State of the Tribes recap

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State of the Tribes recap

Premiere Date: 
April 11, 2013

Gordon Thayer delivered this year's State of the Tribes address to state lawmakers.

 

Episode Transcript: 

Frederica Freyberg:

The State Assembly Chambers in Madison was the site for Tuesday's State of the Tribes Address. The annual address is an important nation to nation connection. One focus Tuesday was the spring spear fishing season. The address was given by Lac Courte Oreilles chairman Gordon Thayer. 

Gordon Thayer:

I read some inflammatory press clippings recently about our spring spear fishing declaration. It brought me back actually to the '80s, when tensions ran high from slanted comments in the press. I was chairman of Lac Courte Oreilles, as I said, and back then it brought me back. It’s almost like flashbacks. I had numerous calls threatening me, making vulgar, derogatory remarks. The racial words that came out, I won't even repeat them here, to show the hatred over that issue. The racist overtones.

The Wisconsin DNR leadership must recognize it's not the '80s. Spear fishing and treaty-protected rights have ensured a safe harvest to all to enjoy. I say all to enjoy. It's a sad commentary when political propaganda appears in the press. Who wants to come to visit Wisconsin when slanted press releases are designed to raise tensions and provoke concern among sportsmen about our very own resources? It's time for this propaganda to stop, and true leadership through communication must begin.  [cheers and applause]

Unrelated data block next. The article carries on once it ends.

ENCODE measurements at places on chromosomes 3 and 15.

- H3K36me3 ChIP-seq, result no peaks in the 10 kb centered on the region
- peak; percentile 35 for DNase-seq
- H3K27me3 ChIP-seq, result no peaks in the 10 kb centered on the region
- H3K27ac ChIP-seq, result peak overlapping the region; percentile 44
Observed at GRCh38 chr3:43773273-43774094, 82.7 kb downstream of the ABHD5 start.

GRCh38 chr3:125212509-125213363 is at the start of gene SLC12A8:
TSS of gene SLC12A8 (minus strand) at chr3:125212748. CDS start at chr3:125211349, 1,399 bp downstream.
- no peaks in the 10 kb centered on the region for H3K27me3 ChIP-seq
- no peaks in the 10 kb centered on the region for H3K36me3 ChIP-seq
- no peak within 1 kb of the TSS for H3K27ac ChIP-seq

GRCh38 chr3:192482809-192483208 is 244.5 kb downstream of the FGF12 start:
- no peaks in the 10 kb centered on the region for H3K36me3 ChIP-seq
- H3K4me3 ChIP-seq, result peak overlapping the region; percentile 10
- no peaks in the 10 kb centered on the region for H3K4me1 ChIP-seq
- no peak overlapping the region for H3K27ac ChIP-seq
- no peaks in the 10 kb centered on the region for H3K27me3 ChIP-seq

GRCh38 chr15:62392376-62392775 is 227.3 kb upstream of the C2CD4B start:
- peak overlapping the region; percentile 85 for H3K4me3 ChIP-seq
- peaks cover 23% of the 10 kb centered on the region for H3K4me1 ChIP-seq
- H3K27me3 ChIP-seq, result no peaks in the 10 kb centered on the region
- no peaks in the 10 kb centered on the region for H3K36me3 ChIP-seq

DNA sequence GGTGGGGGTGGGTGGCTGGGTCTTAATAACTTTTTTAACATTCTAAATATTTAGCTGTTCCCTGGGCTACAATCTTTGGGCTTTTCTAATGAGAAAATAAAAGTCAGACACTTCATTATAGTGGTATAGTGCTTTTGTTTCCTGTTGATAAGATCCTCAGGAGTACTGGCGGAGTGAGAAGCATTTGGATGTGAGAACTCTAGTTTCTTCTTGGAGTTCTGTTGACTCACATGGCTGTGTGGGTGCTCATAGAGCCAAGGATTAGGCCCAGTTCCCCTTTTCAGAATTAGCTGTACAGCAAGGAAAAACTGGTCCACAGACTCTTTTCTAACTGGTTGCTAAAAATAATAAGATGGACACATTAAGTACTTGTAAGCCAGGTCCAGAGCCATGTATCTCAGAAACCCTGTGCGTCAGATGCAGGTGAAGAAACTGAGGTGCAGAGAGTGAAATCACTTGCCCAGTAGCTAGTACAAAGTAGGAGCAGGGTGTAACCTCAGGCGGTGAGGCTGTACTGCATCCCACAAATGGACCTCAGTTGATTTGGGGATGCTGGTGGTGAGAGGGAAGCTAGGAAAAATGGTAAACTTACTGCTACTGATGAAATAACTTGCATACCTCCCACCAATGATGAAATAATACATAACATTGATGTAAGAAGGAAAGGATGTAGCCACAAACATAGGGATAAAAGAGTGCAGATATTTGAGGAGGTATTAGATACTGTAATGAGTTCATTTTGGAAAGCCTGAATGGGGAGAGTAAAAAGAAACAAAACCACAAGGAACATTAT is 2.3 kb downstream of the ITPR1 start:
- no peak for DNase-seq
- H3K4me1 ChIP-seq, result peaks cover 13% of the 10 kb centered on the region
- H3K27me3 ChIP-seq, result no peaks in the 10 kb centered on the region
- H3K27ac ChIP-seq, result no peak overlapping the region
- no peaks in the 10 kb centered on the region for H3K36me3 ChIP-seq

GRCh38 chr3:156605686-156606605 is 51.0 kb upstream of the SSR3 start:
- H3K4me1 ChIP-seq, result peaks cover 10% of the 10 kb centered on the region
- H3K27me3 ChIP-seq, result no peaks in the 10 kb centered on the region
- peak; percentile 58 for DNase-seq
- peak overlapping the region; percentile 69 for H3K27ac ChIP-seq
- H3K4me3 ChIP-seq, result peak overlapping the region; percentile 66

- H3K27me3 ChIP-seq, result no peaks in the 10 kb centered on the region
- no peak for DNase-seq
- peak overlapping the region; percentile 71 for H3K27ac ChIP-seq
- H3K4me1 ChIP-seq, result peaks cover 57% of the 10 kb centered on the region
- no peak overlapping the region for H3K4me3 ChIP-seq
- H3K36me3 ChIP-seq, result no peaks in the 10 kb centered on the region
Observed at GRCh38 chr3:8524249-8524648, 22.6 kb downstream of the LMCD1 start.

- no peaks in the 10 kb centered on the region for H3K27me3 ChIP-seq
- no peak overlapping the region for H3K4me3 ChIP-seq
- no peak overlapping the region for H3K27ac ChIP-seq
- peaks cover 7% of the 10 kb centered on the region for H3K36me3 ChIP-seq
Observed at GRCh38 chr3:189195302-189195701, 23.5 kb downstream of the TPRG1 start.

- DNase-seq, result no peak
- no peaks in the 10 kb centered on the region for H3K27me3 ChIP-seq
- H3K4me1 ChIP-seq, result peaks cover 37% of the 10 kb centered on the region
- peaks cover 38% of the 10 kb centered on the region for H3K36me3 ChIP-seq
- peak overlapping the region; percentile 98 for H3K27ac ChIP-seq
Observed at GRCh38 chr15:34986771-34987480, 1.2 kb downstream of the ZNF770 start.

Gordon Thayer:

To be clear, the Tribal Fish Declaration has been scientifically proven that tribal harvest, even at 100% tribal quota, impacts less than 13% of the total fish population in each lake in northern Wisconsin. Think about that. Yet the DNR press releases would have you think a bag limit is the last step from fish depletion. That simply is not true. 

Frederica Freyberg:

We asked DNR Secretary Cathy Stepp to appear on tonight's program. She declined. Here's a statement, however, from the secretary. She says, “I have stated it in the past and I want to be clear again that the Chippewa Tribes are acting lawfully within their treaty rights and the increased declarations do not endanger the fishery. However, the declaration of 197 lakes at a level that will result in a one-walleye daily bag limit was a drastic increase, given that over the past 15 years we have seen a maximum of ten lakes declared at one time for one-walleye bag limit. As we have stated publicly, the reduced bag limit has the potential to drive down angler participation throughout the summer, decreasing tourism to the lakes of northern Wisconsin and impacting local economies. These are economies that are already suffering the impacts of reduced winter recreation and summer visits.”


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